The Mars Specific orbiter did in actuality detect methane once sooner than, in 2004, the expend of the Planetary Fourier Spectrometer (PFS) instrument. Or now not it’s this instrument that made the 2013 detection, too, nonetheless with new commentary and diagnosis techniques that amplify self belief within the outcomes.

“Due to the its used absorption, somewhat low abundance, and excessive spatial and temporal variability, quantitative analyses of CH4with PFS require special attention to the means the spectra are composed, handled, and analysed,” Giuranna acknowledged.

She added that the group developed a brand new means to deciding on and retrieving files from the PFS, analysing it with techniques that purple meat up accuracy and “decrease statistical uncertainties”.

(Giuranna et al., Nature Geoscience, 2019)

This required lots of work from the flooring up – which is why the pause result’s only being released now, nearly six years after the detection. But that painstaking work has paid off, on fable of it’s narrowed the place on Mars we can scrutinize methane being released.

In preserving with the researchers, transient events in a fault space near the Gale Crater are the likely space of methane release. That will perhaps perhaps perhaps also thunder why it disappears and reappears so peculiarly.

“The fretted terrain of Aeolis Mensae is in contact with the distance of Medusae Fossae Formation (MFF) and in shut proximity to areas the place the MFF has been proposed to own shallow bulk ice,” Giuranna told ScienceAlert.

“Since permafrost is believed to be one of many exact seals for methane, it’s a ways imaginable that bulk ice within the MFF may perhaps perhaps perhaps perhaps also entice and seal subsurface methane.

“That methane may perhaps perhaps perhaps perhaps also be released episodically alongside faults that destroy thru the permafrost on account of partial melting of ice, gas pressure execute-up prompted by gas accumulation all the arrangement thru migration, or stresses on account of planetary adjustments or native meteorite influence.”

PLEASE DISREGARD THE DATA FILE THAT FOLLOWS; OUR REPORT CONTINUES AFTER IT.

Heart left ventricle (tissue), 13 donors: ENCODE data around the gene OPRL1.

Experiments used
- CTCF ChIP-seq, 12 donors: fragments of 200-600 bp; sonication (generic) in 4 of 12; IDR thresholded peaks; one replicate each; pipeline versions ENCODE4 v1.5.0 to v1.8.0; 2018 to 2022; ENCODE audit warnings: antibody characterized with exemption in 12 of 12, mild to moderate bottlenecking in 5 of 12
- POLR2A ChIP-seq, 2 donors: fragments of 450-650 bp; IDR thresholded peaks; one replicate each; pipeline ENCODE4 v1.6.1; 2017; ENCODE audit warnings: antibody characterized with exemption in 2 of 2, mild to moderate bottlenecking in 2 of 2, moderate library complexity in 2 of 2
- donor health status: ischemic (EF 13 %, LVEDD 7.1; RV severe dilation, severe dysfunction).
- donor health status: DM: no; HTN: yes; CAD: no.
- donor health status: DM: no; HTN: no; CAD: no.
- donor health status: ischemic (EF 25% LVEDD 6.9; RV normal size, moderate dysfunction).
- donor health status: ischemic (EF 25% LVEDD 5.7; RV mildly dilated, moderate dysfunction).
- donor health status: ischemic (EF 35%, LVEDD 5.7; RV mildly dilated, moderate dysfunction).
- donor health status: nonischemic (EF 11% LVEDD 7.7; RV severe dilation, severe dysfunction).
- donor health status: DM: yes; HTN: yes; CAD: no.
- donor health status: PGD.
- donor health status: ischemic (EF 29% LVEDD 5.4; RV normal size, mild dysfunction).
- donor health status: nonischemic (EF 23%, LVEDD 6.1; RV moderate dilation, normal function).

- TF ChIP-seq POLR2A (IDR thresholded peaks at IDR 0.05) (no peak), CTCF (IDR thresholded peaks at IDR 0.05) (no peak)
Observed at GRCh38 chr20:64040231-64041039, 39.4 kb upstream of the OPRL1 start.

We received’t know till we can dawdle search for – nonetheless now we know that additional investigation would fully be helpful.

In the period in-between, the stare for methane is ongoing. The PFS instrument continues to observe the Martian ambiance, and its total files backlog will be reanalysed the expend of the group’s new techniques.

The compare has been revealed inNature Geoscience.

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Stars align as Beresheet spacecraft prepares for lunar need – The Times of Israel

Stars align as Beresheet spacecraft prepares for lunar need – The Times of Israel


The Beresheet spacecraft has efficiently done last maneuvers in make clear to self-discipline itself into a self-discipline the attach it’ll soar into lunar orbit on Thursday, the SpaceIL and Israel Aerospace Industries group equipped.

The engineers talked about they activated the spacecraft’s engines for 72 seconds early Monday morning, in what is prone to be one of many closing maneuvers before the complicated lunar need. On Thursday, the spacecraft will attain the moon’s orbit, and will need to suggested the onboard engines at precisely the staunch moment in make clear to enter into an elliptical orbit across the moon.

The four-legged Beresheet, in regards to the dimensions of a exiguous car, is on its closing and largest elliptical loop spherical Earth before it maneuvers into the moon’s orbit on April 4.


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Touchdown is planned for April 11 at the Sea of Serenity.

The pass requires last precision: if the engines are now now not activated for ample time, the craft will fail to be captured by the moon’s former gravitational pull. If the engines are activated for too long, it will in all probability perhaps most certainly overshoot the moon fully. There is a actually exiguous window of replace the attach the moon’s orbit crosses the elliptical orbit of the spacecraft.

Having overcome a pair of exiguous system faults with an surprising system reset and some problems with the smartly-known person monitoring navigation system, the spacecraft is on agenda to develop the landing.